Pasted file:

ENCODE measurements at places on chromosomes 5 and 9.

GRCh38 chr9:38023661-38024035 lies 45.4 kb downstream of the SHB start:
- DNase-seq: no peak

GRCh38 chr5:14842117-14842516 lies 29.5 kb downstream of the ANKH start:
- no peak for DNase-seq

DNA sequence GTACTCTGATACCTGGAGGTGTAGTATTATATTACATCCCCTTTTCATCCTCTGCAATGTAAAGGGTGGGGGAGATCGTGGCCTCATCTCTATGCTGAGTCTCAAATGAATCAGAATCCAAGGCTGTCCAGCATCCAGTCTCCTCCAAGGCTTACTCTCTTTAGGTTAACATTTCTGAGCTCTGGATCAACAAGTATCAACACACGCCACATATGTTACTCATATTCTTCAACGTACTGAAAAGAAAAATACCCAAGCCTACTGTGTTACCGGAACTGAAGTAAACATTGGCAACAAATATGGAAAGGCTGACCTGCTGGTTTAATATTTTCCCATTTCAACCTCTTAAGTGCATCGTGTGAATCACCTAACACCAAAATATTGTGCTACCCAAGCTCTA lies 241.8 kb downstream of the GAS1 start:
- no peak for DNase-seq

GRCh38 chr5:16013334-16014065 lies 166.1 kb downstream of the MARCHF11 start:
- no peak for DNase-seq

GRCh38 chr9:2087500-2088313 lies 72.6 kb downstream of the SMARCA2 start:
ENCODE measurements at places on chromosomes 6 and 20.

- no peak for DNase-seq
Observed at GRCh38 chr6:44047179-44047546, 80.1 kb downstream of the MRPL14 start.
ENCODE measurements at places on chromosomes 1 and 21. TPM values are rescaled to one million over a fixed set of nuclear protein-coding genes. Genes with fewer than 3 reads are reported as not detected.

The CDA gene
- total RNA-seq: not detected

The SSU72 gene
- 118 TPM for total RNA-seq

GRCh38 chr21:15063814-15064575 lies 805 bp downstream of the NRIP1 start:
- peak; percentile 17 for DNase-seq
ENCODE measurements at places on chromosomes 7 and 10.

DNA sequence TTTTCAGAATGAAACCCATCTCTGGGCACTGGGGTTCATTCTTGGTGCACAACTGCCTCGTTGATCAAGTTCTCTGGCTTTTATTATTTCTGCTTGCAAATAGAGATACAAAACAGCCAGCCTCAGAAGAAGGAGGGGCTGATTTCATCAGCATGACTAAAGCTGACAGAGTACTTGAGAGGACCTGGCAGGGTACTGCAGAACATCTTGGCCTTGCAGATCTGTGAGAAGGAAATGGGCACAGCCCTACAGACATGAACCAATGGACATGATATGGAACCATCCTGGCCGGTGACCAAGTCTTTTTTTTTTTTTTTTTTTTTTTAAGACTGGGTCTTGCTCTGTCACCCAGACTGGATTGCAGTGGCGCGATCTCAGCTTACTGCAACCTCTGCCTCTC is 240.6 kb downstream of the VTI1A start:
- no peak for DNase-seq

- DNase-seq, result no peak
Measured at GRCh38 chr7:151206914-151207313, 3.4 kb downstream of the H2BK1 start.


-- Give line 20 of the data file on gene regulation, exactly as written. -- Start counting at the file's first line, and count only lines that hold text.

- peak; percentile 17 for DNase-seq